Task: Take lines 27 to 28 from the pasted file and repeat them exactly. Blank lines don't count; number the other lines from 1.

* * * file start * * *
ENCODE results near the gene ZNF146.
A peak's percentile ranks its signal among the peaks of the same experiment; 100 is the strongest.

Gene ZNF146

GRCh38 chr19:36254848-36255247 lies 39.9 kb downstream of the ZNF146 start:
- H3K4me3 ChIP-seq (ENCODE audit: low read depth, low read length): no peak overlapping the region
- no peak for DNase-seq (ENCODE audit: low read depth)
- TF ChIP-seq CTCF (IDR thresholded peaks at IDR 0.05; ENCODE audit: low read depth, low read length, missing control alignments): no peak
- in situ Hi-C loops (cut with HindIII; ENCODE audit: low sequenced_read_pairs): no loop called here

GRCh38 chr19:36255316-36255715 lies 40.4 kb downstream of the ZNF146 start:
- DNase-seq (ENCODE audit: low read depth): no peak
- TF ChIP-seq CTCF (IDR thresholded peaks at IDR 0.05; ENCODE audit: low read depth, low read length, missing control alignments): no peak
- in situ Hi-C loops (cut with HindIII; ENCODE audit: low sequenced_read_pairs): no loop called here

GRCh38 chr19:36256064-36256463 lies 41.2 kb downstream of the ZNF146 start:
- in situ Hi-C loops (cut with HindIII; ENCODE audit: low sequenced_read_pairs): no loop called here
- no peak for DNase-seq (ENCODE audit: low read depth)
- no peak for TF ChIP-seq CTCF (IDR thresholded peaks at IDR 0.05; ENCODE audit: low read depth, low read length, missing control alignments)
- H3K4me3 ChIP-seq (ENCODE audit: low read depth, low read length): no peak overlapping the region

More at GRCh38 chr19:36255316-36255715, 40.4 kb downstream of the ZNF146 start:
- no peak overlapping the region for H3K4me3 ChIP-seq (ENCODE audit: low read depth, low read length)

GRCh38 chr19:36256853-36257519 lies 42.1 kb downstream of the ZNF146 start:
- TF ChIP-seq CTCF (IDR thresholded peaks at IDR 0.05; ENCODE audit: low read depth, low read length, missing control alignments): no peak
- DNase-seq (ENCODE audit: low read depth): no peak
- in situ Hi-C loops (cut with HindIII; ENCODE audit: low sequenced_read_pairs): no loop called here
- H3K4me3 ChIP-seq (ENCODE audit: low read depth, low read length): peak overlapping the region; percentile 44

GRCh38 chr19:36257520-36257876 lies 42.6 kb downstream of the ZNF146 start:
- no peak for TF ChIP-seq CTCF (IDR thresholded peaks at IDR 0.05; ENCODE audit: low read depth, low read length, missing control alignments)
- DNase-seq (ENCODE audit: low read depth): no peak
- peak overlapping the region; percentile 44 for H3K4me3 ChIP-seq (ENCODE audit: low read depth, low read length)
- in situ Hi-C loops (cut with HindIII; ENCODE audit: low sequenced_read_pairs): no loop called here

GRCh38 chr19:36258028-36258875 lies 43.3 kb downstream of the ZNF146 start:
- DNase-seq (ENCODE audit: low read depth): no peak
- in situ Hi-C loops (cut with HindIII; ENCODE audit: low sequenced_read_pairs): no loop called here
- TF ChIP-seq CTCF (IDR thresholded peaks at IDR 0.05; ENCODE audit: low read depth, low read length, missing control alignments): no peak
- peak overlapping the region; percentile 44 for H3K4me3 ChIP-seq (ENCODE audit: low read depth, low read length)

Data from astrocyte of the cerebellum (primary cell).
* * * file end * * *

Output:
- DNase-seq (ENCODE audit: low read depth): no peak
- peak overlapping the region; percentile 44 for H3K4me3 ChIP-seq (ENCODE audit: low read depth, low read length)